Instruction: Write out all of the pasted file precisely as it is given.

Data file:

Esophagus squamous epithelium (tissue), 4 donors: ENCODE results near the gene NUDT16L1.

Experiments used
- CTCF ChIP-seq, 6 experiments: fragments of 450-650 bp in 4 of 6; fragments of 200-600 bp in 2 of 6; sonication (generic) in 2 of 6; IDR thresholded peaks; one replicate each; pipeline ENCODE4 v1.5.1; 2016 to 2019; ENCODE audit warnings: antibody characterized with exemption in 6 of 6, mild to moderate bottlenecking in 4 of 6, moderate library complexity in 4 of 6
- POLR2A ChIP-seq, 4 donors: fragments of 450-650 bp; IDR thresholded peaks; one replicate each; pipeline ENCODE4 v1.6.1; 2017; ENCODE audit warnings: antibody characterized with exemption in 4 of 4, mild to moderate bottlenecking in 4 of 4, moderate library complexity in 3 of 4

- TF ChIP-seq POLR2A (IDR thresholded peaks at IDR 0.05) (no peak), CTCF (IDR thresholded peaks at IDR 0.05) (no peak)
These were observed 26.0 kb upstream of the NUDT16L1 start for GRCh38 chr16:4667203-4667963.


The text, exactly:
Esophagus squamous epithelium (tissue), 4 donors: ENCODE results near the gene NUDT16L1.

Experiments used
- CTCF ChIP-seq, 6 experiments: fragments of 450-650 bp in 4 of 6; fragments of 200-600 bp in 2 of 6; sonication (generic) in 2 of 6; IDR thresholded peaks; one replicate each; pipeline ENCODE4 v1.5.1; 2016 to 2019; ENCODE audit warnings: antibody characterized with exemption in 6 of 6, mild to moderate bottlenecking in 4 of 6, moderate library complexity in 4 of 6
- POLR2A ChIP-seq, 4 donors: fragments of 450-650 bp; IDR thresholded peaks; one replicate each; pipeline ENCODE4 v1.6.1; 2017; ENCODE audit warnings: antibody characterized with exemption in 4 of 4, mild to moderate bottlenecking in 4 of 4, moderate library complexity in 3 of 4

- TF ChIP-seq POLR2A (IDR thresholded peaks at IDR 0.05) (no peak), CTCF (IDR thresholded peaks at IDR 0.05) (no peak)
These were observed 26.0 kb upstream of the NUDT16L1 start for GRCh38 chr16:4667203-4667963.